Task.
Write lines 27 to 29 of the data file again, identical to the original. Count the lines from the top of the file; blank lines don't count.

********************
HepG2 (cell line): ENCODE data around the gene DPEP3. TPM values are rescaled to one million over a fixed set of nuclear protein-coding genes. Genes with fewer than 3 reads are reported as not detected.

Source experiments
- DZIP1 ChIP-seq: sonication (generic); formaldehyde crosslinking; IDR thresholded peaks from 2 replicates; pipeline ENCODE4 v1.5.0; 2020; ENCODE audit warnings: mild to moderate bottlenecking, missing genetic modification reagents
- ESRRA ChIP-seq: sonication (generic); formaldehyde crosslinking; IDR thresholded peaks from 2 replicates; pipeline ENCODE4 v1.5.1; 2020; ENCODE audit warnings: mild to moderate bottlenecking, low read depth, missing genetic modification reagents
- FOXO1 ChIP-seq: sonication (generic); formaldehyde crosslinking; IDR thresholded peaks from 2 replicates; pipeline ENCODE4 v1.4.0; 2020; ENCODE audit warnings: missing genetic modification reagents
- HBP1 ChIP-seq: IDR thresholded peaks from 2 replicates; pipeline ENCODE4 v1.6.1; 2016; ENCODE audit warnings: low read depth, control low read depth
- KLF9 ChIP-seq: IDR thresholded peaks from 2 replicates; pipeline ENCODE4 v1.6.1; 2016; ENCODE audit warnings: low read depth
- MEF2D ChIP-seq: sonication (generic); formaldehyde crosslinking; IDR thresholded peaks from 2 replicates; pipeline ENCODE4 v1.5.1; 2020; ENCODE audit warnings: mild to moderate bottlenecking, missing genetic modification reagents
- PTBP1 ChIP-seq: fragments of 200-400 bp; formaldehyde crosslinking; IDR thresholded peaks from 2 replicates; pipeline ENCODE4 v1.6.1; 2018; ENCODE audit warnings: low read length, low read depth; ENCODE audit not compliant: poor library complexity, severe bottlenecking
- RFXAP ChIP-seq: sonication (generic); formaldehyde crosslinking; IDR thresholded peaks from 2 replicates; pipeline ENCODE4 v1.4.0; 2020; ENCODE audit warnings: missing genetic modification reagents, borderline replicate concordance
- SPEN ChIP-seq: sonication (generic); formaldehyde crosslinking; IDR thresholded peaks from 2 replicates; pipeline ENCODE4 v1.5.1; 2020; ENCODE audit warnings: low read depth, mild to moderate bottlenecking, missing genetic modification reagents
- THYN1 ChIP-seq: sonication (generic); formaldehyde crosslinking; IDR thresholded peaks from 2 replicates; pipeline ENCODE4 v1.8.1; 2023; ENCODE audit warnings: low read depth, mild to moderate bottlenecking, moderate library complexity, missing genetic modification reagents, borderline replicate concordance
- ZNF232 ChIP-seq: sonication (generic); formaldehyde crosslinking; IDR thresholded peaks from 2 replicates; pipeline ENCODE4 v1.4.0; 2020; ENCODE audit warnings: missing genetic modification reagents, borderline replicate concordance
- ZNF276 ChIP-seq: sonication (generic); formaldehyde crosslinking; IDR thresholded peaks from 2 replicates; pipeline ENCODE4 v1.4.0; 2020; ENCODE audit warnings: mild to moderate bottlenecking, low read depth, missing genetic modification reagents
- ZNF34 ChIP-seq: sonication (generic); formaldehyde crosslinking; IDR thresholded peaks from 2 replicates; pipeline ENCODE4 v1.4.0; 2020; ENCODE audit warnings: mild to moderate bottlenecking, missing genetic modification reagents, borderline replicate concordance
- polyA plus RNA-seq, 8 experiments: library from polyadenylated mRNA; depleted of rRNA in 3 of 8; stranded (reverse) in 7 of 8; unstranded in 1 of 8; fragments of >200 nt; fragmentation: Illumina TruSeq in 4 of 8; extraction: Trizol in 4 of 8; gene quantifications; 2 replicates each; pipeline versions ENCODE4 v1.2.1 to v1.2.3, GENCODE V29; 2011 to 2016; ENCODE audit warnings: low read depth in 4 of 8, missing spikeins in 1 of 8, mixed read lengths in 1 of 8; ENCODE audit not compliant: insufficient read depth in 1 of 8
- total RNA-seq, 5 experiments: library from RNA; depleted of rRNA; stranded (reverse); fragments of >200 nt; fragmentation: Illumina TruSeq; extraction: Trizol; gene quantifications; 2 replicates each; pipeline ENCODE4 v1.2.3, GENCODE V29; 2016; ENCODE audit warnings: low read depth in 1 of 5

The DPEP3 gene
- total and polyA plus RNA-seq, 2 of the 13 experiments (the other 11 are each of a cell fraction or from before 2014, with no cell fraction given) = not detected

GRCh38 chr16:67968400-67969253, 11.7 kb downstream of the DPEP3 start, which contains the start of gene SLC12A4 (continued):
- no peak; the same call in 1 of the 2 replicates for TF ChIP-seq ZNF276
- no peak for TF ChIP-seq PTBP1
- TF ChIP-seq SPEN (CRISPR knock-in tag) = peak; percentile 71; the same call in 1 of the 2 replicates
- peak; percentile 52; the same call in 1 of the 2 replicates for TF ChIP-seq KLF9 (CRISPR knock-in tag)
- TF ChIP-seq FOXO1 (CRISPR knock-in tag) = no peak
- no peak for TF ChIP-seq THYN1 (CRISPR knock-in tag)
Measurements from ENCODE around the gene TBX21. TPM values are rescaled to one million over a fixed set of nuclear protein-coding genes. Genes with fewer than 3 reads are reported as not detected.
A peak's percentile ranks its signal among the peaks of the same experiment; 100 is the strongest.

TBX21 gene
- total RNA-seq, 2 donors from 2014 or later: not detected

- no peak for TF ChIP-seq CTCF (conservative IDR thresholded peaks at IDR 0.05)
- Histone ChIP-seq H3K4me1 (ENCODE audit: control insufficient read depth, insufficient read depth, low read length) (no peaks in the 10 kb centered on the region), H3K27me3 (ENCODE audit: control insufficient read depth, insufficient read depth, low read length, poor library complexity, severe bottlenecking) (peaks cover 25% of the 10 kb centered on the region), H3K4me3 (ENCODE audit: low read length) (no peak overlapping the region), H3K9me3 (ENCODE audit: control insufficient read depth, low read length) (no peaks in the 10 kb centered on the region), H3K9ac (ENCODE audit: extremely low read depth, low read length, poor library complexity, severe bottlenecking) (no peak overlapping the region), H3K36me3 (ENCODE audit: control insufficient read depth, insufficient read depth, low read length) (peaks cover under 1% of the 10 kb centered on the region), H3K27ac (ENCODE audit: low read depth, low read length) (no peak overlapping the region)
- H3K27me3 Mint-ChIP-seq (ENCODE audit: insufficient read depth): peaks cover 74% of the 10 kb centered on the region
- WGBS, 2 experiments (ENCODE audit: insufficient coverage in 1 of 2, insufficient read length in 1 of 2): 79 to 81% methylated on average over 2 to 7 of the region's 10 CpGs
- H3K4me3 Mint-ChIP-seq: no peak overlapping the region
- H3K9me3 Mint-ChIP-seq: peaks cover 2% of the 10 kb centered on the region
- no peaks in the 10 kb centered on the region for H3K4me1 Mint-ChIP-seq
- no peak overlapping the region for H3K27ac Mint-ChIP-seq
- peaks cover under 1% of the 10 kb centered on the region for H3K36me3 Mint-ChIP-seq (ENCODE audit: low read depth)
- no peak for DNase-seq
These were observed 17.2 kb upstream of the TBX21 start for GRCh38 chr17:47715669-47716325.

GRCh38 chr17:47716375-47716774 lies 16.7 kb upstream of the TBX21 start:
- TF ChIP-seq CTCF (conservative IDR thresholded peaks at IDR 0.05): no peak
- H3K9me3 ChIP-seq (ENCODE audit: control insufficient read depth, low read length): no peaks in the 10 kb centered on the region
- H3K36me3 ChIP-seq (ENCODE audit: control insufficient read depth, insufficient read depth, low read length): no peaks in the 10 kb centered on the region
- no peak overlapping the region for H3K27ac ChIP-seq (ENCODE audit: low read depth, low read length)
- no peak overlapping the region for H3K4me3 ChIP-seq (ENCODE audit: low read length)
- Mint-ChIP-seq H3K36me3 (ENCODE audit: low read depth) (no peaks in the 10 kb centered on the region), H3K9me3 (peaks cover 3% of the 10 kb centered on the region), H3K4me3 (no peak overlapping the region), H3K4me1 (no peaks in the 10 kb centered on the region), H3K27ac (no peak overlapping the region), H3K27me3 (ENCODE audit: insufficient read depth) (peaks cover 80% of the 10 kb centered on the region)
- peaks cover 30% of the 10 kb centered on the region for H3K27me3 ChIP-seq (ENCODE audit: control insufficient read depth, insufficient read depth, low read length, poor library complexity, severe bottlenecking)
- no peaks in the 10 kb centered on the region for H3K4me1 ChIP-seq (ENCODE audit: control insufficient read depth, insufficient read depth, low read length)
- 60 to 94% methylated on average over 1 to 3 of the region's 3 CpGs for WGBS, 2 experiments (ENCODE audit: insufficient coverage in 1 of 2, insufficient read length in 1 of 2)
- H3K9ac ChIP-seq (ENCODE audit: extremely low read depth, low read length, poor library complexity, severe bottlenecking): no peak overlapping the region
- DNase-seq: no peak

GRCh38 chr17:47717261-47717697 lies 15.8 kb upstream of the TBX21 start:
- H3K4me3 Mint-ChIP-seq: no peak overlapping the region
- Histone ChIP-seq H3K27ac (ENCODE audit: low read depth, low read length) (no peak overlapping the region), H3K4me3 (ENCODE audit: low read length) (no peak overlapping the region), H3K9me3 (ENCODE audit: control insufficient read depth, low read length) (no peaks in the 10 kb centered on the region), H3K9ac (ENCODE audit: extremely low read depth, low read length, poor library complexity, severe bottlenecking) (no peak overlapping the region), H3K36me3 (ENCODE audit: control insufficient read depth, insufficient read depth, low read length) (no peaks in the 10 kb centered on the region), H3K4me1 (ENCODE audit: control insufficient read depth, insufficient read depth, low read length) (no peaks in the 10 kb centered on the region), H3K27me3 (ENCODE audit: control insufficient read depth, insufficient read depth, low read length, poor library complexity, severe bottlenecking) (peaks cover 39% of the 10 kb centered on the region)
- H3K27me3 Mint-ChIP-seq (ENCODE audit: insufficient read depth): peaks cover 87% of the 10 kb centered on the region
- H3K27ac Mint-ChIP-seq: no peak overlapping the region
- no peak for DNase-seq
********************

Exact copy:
Measurements from ENCODE around the gene TBX21. TPM values are rescaled to one million over a fixed set of nuclear protein-coding genes. Genes with fewer than 3 reads are reported as not detected.
A peak's percentile ranks its signal among the peaks of the same experiment; 100 is the strongest.

TBX21 gene